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sheep business and later raised cattle also. The father died December 12, 1908, but the mother survives and lives on the old homestead adjoining that of William D. His early years in Kimball county were mainly spent in herding cattle and working on the farm. In later years Mr. Atkins has extended his interests and is now one of the county's substantial farmers.
   In 1890, Mr. Atkins was united in marriage to Miss Elizabeth Pywell, daughter of John and Mary Ann Pywell, both of whom are deceased. Their family consisted of three sons and three daughters, the survivors all living in Nebraska, To Mr. and Mrs. Atkins three daughters and two sons were born; Mabel, the wife of George Ketch, of Kimball; Arthur E., who served overseas in the great war, in the One hundred and ninth Engineers, was promoted to top sergeant, returned to America safely and was honorably discharged at Fort Dodge, July 1, 1919; Grace, the wife of Harley Neely; Ira, who assists his father; Mary, deceased; and Heloise, at home.
   For many years Mr. Atkins has been active in the councils of the Democratic party. Fully twenty-five years ago he was elected chairman of the town board and one (sic) many occasions since has filled important offices, in 1914, being elected a county commissioner, the only one of his party candidates elected, and in 1919 was re-elected for a second term of four years. He has also served as highway commissioner. He signed the franchise for the first telephone company in the county. He is prominent in the order of Knights of Pythias, being past chancellor, and also in the Modern Woodmen of America. Mr. Atkins and his family belong to the Methodist Episcopal church.

    YORICK NICHOLS was born in Tioga county, Pennsylvania, in 1863, the son of William A. and Nancy (Mitchell) Nichols, both natives of Pennsylvania. The father was an attorney who practiced law at Wellsboro, Pennsylvania, until 1869, at which time he removed to Kansas, where he continued his law practice and at the same time took a homestead and proved up on it. He did the first hardwood building in that county, having floated lumber across the Neosho river with an ox team. He also dug the first cellar in Neosho county, started the town of Tioga, Kansas, and practiced his profession there until he died in 1873, a successful man and one of the pioneers who helped to start the development of the great West following the Civil War.
   Yorick Nichols was the oldest boy of five children in the family. The others were: May, the wife of Henry Block, now deceased; Carroll, who died in Morrill a few years ago, and who together with his brother Yorick built the first substantial building in that town; Willis, who lives at Sweetgrass, Montana, and is the owner of the townsite at that place; and Blanche, now Mrs. Henry Russell, at Mitchell, Nebraska.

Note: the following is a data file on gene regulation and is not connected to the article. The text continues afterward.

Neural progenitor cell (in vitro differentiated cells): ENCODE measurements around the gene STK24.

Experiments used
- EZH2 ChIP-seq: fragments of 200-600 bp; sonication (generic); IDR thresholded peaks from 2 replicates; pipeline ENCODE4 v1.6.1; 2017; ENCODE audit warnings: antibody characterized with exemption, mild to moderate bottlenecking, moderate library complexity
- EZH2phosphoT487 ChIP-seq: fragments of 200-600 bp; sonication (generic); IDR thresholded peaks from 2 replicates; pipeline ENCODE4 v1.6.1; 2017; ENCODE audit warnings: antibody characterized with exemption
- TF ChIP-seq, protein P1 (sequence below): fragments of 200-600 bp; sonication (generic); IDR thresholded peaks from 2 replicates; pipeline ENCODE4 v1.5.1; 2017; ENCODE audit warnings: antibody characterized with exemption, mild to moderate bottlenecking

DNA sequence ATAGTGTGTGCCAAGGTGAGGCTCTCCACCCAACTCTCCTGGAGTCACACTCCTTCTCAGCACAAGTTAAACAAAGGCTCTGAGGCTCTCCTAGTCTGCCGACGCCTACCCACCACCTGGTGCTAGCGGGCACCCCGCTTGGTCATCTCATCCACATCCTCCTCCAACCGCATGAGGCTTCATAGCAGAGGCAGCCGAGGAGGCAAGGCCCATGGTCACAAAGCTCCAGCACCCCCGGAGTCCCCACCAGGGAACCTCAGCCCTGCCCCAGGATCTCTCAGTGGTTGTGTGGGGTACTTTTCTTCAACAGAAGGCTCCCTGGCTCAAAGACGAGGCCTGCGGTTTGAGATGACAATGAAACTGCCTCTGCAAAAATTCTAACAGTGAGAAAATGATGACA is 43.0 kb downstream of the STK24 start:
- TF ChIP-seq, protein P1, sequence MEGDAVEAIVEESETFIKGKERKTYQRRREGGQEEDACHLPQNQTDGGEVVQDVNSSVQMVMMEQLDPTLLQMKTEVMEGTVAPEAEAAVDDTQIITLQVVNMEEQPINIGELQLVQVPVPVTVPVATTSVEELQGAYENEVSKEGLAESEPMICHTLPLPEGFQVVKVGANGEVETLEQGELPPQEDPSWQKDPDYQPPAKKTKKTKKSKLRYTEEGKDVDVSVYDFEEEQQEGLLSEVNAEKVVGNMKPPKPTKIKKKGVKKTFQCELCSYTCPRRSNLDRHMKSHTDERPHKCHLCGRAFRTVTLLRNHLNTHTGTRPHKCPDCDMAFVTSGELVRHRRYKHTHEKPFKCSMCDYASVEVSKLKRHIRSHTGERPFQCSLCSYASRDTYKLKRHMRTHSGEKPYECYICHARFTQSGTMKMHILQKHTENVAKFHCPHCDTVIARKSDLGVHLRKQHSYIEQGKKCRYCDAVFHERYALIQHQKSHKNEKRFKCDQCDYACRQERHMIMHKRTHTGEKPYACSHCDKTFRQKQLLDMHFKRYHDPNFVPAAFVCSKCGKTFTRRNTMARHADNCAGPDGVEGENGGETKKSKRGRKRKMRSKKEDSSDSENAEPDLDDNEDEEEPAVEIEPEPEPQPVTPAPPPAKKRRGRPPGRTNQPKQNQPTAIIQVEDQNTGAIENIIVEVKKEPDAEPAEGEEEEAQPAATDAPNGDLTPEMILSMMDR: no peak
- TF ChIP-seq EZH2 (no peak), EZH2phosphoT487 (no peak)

Mr. Nichols still keeps as one of his most prized relics his father's commission as a captain in Hancock's corps of the Union army, signed by President Abraham Lincoln.
   In 1882 Yorick Nichols came to Wyoming and worked as a cowboy. He took a preëmption claim and timber claim in that part of old Cheyenne county, Nebraska, which is now Scottsbluff county, and also a homestead of 320 acres in Wyoming, with 100 acres under irrigation. He has followed stockraising for his main occupation all his life, feeding in the winter time, and raising a good grade of stock. He ran cattle on 5,000 acres adjoining the present town of Henry, Nebraska, which town was founded by him. His place is now known as "Little Moon Ranch."
   He was married first to Alice D. Dyer, a native of England and a woman of literary talent who did quite a little writing. She is now deceased. They had an adopted son, Henry B. Dyer, who met an accidental death by drowning a few years ago. It was in his honor the town of Henry was named.
   Mr. Nichols' present wife was (sic) Maude Lawrence, a native of Nebraska. She is a member of the Christian church.
   Mr. Nichols is an independent voter. He is one of the best known of the old-timers of westeren (sic) Nebraska and eastern Wyoming, and claims the distinction of being the first bona fide settler in this part of the North Platte valley.

    CALVIN NEELY, one of Kimball county is highly esteemed citizens, for many years was engaged in the stock business but now lives practically retired in his comfortable home at Kimball. Mr. Neely was born in Grant county, Wisconsin, December 27, 1861. His parents were Samuel and Anna Neely, who had eleven children and eight of these reached maturity. Samuel Neely enlisted in the Forty-second Volunteer Infantry in the Civil War at Lancaster, Wisconsin, and was honorably discharged at Cairo, Illinois.
   Calvin Neely grew up in Wisconsin and obtained his schooling there. As one of a large family he early had to assist in his own sup-